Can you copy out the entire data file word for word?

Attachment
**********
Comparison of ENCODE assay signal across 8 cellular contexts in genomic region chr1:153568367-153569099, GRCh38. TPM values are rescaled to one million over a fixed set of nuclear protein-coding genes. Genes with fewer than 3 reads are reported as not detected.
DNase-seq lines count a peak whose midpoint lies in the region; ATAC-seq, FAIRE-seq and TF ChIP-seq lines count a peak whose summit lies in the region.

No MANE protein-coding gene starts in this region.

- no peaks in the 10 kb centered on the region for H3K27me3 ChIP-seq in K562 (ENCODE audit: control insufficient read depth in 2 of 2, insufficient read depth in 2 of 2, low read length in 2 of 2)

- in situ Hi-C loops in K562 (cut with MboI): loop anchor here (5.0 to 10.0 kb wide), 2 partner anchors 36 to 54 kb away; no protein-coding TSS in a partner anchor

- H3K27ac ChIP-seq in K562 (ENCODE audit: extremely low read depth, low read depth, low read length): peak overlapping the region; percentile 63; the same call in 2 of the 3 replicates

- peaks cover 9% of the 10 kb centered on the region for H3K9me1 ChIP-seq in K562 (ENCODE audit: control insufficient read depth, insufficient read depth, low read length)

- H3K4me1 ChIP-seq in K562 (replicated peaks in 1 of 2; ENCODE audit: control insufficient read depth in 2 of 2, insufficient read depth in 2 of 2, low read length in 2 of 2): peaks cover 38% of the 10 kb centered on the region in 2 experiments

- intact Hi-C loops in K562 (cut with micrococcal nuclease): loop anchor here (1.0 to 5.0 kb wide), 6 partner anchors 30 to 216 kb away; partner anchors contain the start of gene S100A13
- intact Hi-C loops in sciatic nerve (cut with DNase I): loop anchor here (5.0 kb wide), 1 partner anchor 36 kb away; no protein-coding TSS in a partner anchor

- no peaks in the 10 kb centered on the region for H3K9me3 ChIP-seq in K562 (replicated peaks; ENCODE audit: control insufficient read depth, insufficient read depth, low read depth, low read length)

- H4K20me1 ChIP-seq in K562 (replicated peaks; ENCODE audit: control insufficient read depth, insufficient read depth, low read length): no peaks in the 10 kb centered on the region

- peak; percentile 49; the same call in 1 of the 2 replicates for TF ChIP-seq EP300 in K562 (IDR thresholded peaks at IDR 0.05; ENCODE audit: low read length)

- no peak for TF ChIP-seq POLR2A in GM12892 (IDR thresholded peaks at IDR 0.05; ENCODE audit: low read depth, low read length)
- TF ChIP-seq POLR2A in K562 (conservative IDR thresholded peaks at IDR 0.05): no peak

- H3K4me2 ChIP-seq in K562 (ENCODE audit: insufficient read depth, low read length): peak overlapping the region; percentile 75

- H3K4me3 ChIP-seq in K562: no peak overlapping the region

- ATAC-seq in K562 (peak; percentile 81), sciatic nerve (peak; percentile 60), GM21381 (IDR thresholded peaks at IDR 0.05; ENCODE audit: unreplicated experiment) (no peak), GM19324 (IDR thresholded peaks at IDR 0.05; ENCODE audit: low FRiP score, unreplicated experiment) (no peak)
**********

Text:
Comparison of ENCODE assay signal across 8 cellular contexts in genomic region chr1:153568367-153569099, GRCh38. TPM values are rescaled to one million over a fixed set of nuclear protein-coding genes. Genes with fewer than 3 reads are reported as not detected.
DNase-seq lines count a peak whose midpoint lies in the region; ATAC-seq, FAIRE-seq and TF ChIP-seq lines count a peak whose summit lies in the region.

No MANE protein-coding gene starts in this region.

- no peaks in the 10 kb centered on the region for H3K27me3 ChIP-seq in K562 (ENCODE audit: control insufficient read depth in 2 of 2, insufficient read depth in 2 of 2, low read length in 2 of 2)

- in situ Hi-C loops in K562 (cut with MboI): loop anchor here (5.0 to 10.0 kb wide), 2 partner anchors 36 to 54 kb away; no protein-coding TSS in a partner anchor

- H3K27ac ChIP-seq in K562 (ENCODE audit: extremely low read depth, low read depth, low read length): peak overlapping the region; percentile 63; the same call in 2 of the 3 replicates

- peaks cover 9% of the 10 kb centered on the region for H3K9me1 ChIP-seq in K562 (ENCODE audit: control insufficient read depth, insufficient read depth, low read length)

- H3K4me1 ChIP-seq in K562 (replicated peaks in 1 of 2; ENCODE audit: control insufficient read depth in 2 of 2, insufficient read depth in 2 of 2, low read length in 2 of 2): peaks cover 38% of the 10 kb centered on the region in 2 experiments

- intact Hi-C loops in K562 (cut with micrococcal nuclease): loop anchor here (1.0 to 5.0 kb wide), 6 partner anchors 30 to 216 kb away; partner anchors contain the start of gene S100A13
- intact Hi-C loops in sciatic nerve (cut with DNase I): loop anchor here (5.0 kb wide), 1 partner anchor 36 kb away; no protein-coding TSS in a partner anchor

- no peaks in the 10 kb centered on the region for H3K9me3 ChIP-seq in K562 (replicated peaks; ENCODE audit: control insufficient read depth, insufficient read depth, low read depth, low read length)

- H4K20me1 ChIP-seq in K562 (replicated peaks; ENCODE audit: control insufficient read depth, insufficient read depth, low read length): no peaks in the 10 kb centered on the region

- peak; percentile 49; the same call in 1 of the 2 replicates for TF ChIP-seq EP300 in K562 (IDR thresholded peaks at IDR 0.05; ENCODE audit: low read length)

- no peak for TF ChIP-seq POLR2A in GM12892 (IDR thresholded peaks at IDR 0.05; ENCODE audit: low read depth, low read length)
- TF ChIP-seq POLR2A in K562 (conservative IDR thresholded peaks at IDR 0.05): no peak

- H3K4me2 ChIP-seq in K562 (ENCODE audit: insufficient read depth, low read length): peak overlapping the region; percentile 75

- H3K4me3 ChIP-seq in K562: no peak overlapping the region

- ATAC-seq in K562 (peak; percentile 81), sciatic nerve (peak; percentile 60), GM21381 (IDR thresholded peaks at IDR 0.05; ENCODE audit: unreplicated experiment) (no peak), GM19324 (IDR thresholded peaks at IDR 0.05; ENCODE audit: low FRiP score, unreplicated experiment) (no peak)